The Challenge of Co-parenting With a Narcissist
According to recent estimates, 1 in 20 Americans has narcissistic personality disorder (NPD). Those with the condition often have difficulty sustaining long-term relationships and may exhibit manipulative, controlling, and self-centered behavior. This can pose a unique challenge for people who are trying to co-parent with a narcissistic ex-partner.
Co-parenting Requires Cooperation, Respect, and Boundaries
In order to be successful, co-parenting requires ongoing communication and cooperation between both parents. This can be challenging, if not impossible, to achieve when one of them is narcissistic.
Unfortunately, narcissists often lack the ability to empathize with others and may be resistant to compromise. They may also try to control or manipulate the situation in order to get their way. This can make it difficult to establish boundaries and agree on decisions related to child-rearing.
A Narcissistic Parent Can Have Damaging Effects on Children
It’s important to remember that children are often caught in the middle of parental conflict. They may feel torn between their parents and may struggle to cope with the emotional fallout of the divorce.
When one parent is narcissistic, this can exacerbate these challenges. The narcissistic parent may try to turn the child against the other parent or use them as a pawn in their own game. This can damage the child’s relationship with both parents and cause them to feel insecure, confused, and anxious.
Recognizing a Narcissistic Co-parent
When dealing with a potential narcissist, it’s important to keep in mind that not all people who exhibit NPD have been formally diagnosed with the disorder. That’s why you should know which behaviors indicate narcissism in a co-parent.
For one, narcissists often have a need for control. A narcissist may demand to know, in detail, every activity that occurs during the other parent’s parenting time. They may use threats or other toxic behaviors to try to control the children or the other parent’s parenting choices. In extreme cases, they may refuse to let their co-parent see the children at all.
Lack of empathy is also common. A narcissist may seem unconcerned with how their actions impact the children or their co-parent. They may also be insensitive to the children’s emotional needs or dismiss their feelings altogether.
Additionally, a narcissist may regularly belittle, criticize, or demean the other parent in front of the children. They may also try to undermine the other parent’s authority or interfere with their parenting time. For instance, they might tell the children to take photos of their other parent and send them to the narcissistic parent.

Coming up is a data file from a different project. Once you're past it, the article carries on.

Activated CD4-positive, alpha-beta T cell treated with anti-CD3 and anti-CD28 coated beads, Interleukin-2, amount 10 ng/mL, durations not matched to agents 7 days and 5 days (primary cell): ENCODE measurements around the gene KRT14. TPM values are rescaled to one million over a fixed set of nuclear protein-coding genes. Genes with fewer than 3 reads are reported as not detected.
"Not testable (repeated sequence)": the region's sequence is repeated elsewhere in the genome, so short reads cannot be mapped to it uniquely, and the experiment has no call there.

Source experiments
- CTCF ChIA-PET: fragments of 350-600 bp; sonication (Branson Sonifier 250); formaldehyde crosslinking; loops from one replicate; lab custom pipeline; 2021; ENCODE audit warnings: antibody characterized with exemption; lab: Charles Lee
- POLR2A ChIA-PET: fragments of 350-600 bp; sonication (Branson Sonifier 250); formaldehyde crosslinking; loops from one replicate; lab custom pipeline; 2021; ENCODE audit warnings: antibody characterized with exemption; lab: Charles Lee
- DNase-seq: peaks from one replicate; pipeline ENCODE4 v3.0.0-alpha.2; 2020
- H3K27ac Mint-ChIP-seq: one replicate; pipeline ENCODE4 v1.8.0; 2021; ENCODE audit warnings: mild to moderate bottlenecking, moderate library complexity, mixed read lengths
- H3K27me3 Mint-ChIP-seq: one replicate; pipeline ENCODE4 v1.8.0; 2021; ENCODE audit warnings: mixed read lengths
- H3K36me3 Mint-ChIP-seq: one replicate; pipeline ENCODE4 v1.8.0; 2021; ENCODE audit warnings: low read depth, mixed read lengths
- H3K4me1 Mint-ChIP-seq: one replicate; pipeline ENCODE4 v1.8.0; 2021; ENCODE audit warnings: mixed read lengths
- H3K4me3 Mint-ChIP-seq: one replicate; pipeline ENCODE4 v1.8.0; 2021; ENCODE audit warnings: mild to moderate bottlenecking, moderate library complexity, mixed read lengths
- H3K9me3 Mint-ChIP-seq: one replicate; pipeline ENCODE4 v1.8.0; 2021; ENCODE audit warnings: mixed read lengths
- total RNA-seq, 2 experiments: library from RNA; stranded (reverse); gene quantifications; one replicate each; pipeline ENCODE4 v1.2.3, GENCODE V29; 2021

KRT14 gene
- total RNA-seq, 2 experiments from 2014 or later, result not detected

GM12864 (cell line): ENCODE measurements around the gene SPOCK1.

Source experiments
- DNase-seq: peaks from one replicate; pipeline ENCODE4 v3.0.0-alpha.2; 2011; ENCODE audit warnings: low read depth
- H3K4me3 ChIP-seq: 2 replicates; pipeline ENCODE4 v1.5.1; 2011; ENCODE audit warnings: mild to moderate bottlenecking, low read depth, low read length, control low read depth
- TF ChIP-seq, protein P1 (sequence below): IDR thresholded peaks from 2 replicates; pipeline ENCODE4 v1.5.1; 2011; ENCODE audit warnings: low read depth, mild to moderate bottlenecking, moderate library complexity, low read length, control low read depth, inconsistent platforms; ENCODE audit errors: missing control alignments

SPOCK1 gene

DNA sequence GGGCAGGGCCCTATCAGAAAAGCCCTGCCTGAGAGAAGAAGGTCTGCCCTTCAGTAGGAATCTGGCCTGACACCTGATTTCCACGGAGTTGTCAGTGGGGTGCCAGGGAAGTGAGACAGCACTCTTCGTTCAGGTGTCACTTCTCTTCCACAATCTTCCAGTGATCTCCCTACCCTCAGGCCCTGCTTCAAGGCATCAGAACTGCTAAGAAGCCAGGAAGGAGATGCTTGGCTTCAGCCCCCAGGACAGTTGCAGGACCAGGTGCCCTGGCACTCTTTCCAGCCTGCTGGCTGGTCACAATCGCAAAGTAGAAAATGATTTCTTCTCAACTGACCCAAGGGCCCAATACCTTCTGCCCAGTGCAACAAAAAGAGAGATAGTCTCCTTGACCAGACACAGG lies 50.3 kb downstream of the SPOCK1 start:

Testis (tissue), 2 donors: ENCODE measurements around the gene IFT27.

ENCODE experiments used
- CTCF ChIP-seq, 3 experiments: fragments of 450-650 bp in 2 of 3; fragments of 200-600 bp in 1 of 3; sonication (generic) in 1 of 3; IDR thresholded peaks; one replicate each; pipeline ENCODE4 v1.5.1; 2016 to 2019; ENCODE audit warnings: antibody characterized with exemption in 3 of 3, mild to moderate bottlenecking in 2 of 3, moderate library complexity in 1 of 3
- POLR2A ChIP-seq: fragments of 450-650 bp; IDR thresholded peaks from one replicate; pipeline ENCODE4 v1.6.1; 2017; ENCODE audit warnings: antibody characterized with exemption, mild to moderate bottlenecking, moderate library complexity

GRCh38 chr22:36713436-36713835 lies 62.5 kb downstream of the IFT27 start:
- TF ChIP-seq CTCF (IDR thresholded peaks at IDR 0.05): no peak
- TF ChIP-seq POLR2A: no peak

You may also notice patterns of manipulative behavior. A narcissist may use the children to gain sympathy or support from others. They may also try to turn the children against the co-parent or use them as a pawn in their own game.
Tips for Co-parenting With a Narcissist
If you’re struggling to co-parent with a narcissistic ex-partner, here are a few tips that may help:
First, keep communication to a minimum. Try to communicate only about matters related to the children. Avoid sharing any personal information or getting into arguments with your ex.
Also, be sure to document everything. Keep detailed records of all communications, child-related expenses, and schedules. This can be helpful if you need to take legal action, file for custody, or seek any other type of assistance from a New Jersey family law attorney in the future.
Finally, establish boundaries. Make it clear to your ex what you will and will not tolerate. For instance, you might tell them that you’re willing to discuss child-related matters, but you will not tolerate them trying to control or manipulate you.
Remember, you are not alone. There are many people who have successfully navigated the challenges of co-parenting with a narcissist. With patience, understanding, and a strong support system, you can too.
If you are dealing with a narcissistic co-parent who refuses to respect your parenting plan, is engaging in abusive behavior toward you or your children, or is otherwise making it problematic to co-parent, you may need to seek legal assistance. A New Jersey family law attorney can help you understand your options and take action to protect your rights and the best interests of your children. Contact the Cherry Hill law office of Morgenstern & Rochester at (856) 489-6200 for a consultation.